“Improving quality of life for people with autism spectrum & related conditions through the production of high quality published research”.
ESPA Research is a wholly owned subsidiary of ESPA Ltd. (Education & Services for people with Autism). We previously operated within the University of Sunderland as the Autism Research Unit (ARU), transferring to ESPA in October 2009. ESPA Research is based in Sunderland in the North-East of England. We have a research laboratory at the Business & Innovation Centre (BIC) in Sunderland.
ESPA Research Staff include Kevin Carr, Lynda Todd & Paul Whiteley. Karl Hardy from ESPA is our Company Secretary. Professor Malcolm Hooper is a director & advisor in his capacity of Emeritus Professor of Medicinal Chemistry working with Paul Shattock (Chairman of ESPA). Each of our associates brings different skills to our work focused in areas of psychology, chemistry & health care.
We have also appointed a new non-executive director Madeleine Portwood, an Educational Psychologist specialising in various neurodevelopmental conditions including autism spectrum conditions.
Our primary research interests include:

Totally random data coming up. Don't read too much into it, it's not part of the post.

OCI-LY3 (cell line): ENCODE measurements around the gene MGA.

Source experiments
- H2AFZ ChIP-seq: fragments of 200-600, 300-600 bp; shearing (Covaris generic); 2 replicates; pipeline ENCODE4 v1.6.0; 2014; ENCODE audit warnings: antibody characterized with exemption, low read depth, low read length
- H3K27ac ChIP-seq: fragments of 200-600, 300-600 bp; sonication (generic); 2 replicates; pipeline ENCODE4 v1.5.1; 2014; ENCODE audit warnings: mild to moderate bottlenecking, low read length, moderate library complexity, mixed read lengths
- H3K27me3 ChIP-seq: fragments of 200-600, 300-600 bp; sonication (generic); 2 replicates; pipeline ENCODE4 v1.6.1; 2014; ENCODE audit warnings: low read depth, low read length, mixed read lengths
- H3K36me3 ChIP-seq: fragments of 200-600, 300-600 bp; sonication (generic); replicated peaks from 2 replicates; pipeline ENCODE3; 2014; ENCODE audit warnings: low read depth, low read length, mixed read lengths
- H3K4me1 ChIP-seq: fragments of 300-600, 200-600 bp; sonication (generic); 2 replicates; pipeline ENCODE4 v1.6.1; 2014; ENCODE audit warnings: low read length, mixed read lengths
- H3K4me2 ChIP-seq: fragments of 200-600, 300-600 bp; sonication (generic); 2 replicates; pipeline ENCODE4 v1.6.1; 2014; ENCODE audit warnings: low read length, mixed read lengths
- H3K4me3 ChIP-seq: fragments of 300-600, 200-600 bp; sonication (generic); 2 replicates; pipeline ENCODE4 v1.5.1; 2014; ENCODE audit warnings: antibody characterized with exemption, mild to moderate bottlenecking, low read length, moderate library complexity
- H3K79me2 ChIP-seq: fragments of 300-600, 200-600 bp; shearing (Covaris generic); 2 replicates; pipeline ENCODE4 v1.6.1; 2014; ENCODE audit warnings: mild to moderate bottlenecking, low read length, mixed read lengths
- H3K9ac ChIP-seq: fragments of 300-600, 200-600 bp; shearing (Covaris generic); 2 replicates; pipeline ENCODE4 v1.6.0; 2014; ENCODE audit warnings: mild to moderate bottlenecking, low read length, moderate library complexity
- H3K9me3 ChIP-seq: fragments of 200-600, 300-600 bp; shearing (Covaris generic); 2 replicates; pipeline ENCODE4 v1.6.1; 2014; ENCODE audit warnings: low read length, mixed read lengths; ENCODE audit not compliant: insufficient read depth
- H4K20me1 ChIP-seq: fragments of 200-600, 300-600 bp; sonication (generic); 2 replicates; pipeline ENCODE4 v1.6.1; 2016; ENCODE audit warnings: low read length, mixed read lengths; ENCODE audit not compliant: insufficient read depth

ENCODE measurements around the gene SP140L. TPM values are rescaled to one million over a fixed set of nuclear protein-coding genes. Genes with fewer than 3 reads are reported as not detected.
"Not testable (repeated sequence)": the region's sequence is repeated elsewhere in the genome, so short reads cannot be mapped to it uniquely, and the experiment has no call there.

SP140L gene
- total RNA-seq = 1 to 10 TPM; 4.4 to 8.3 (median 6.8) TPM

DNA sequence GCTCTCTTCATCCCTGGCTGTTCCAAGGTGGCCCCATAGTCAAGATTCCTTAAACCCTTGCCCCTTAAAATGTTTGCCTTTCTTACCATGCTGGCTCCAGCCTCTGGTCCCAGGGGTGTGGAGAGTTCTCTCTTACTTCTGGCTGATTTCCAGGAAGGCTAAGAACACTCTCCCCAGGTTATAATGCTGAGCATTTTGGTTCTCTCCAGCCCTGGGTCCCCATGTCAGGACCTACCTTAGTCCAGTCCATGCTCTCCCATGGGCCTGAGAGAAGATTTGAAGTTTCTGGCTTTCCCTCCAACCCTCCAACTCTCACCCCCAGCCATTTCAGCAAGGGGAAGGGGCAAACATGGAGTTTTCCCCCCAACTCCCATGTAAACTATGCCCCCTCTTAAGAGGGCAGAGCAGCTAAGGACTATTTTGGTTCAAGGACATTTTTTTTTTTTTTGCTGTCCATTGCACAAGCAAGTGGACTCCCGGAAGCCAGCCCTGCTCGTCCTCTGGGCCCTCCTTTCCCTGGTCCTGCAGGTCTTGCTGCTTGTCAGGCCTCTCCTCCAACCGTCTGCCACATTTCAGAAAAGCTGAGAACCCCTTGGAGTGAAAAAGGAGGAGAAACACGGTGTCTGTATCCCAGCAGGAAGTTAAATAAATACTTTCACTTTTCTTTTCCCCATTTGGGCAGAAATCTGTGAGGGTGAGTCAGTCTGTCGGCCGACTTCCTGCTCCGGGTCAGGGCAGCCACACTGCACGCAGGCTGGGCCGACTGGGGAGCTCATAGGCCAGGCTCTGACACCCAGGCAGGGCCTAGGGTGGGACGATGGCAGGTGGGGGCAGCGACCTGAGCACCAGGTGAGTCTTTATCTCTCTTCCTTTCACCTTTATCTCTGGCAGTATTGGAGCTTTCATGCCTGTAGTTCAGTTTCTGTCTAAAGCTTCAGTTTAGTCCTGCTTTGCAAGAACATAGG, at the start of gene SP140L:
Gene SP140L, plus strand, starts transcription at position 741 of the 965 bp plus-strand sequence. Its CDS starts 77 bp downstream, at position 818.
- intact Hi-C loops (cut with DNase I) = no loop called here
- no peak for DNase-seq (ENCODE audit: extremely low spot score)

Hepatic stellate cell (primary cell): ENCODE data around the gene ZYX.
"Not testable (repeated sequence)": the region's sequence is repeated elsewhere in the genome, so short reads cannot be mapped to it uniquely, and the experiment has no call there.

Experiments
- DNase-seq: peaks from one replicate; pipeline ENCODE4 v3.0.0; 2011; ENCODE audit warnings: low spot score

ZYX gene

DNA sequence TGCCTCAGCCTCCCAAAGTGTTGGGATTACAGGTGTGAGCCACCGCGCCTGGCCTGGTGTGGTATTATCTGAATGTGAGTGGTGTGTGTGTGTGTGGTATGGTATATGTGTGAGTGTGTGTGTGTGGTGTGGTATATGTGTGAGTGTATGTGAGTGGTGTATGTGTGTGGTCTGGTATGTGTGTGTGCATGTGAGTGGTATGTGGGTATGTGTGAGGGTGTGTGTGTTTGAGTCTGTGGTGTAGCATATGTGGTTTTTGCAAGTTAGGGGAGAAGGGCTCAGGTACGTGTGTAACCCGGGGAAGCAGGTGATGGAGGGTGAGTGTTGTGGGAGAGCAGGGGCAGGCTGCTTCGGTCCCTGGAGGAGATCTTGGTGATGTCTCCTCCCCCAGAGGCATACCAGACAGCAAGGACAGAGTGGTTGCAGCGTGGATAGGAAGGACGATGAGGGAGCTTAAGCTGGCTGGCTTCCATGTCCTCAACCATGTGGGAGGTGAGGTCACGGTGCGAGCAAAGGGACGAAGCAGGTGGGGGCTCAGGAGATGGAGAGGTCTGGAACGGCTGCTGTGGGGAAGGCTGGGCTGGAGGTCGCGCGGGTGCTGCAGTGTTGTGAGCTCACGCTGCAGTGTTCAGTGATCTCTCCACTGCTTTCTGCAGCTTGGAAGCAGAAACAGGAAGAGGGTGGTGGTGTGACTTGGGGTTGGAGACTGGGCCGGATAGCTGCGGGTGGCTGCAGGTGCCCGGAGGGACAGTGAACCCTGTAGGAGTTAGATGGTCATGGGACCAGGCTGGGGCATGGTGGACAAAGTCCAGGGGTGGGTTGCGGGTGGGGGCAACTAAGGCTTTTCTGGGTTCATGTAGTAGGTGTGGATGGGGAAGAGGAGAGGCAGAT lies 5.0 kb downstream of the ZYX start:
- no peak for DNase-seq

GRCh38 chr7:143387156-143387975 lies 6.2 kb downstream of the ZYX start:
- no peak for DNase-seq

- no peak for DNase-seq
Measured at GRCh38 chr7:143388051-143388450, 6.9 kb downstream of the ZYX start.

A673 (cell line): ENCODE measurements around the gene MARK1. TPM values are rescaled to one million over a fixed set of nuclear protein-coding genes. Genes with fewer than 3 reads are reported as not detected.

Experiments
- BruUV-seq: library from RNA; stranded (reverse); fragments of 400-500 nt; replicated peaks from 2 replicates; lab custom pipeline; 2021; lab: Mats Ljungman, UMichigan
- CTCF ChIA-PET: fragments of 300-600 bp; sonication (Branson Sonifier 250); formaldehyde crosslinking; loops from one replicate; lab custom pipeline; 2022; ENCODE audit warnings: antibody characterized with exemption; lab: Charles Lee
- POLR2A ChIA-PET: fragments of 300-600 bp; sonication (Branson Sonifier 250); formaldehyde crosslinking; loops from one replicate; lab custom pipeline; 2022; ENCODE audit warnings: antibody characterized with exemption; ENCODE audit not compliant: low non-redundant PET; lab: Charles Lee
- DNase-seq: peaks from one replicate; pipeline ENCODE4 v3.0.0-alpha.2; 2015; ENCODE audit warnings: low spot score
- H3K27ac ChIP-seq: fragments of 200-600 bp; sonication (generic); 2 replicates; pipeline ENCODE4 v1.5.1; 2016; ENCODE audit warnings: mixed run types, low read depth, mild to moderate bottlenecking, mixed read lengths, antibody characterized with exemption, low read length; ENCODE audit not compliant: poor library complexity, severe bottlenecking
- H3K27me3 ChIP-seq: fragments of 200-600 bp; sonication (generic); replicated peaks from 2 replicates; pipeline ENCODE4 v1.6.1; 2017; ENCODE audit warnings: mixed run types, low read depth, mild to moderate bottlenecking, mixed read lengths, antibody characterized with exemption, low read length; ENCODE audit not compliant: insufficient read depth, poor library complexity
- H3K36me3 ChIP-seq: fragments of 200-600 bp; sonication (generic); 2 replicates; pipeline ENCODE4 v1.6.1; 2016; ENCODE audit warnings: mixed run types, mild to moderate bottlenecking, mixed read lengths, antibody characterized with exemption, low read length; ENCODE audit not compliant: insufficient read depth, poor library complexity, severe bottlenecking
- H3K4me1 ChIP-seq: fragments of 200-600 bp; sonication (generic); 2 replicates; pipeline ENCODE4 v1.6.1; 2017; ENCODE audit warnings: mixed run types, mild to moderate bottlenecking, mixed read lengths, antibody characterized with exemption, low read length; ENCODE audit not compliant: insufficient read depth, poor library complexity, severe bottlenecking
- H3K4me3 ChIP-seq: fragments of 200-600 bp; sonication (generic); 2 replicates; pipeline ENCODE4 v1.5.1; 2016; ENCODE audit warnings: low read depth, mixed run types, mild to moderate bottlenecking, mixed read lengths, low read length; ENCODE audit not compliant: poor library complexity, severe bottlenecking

- The analysis of biological samples from people with autism & related conditions to seek chemical entities that could provide insight into any underlying metabolic abnormalities and/or predict best or non-responders to specific interventions.
- The application of a health informatics approach to autism & related conditions.
- Examinations on the potential effectiveness of gluten and/or casein free (GFCF) diets for the alleviation of some of the symptoms of autism.
Our multi-disciplinary approach utilises some of the gold standard equipment & techniques. This includes several mass spectrometers used for our biochemical analytical work which form a central role in our various investigations. Our equipment is supported by years of education, qualifications & expertise.
The majority of our funding comes from charitable sources (donations from trusts or individuals) but we also rely upon donations from commercial activities with which we are associated. None of our funding comes from large companies or Government grant making agencies. As a result, we are able to conduct research which may not have immediate commercial relevance but which we feel will have the maximum possible impact in terms of relevance & clinical or social benefit.
Our various research topics can be provocative, but are carefully designed & performed to be both ethical & scientifically accurate. We follow wherever the science leads us. We believe that our operation is unique in combining all these elements.
We have a number of research projects on going at the present time:
The ScanBrit Project.
This collaborative project started over 10 years ago with the express intent to offer experimental evidence on whether a gluten & casein free (GFCF) diet was able to positively affect the behavioural presentation of autism in children. Working with partners in Denmark & Norway, our initial results, based on 2 years following children on & off a GFCF diet suggested that a proportion of children on the autism spectrum may benefit from dietary intervention.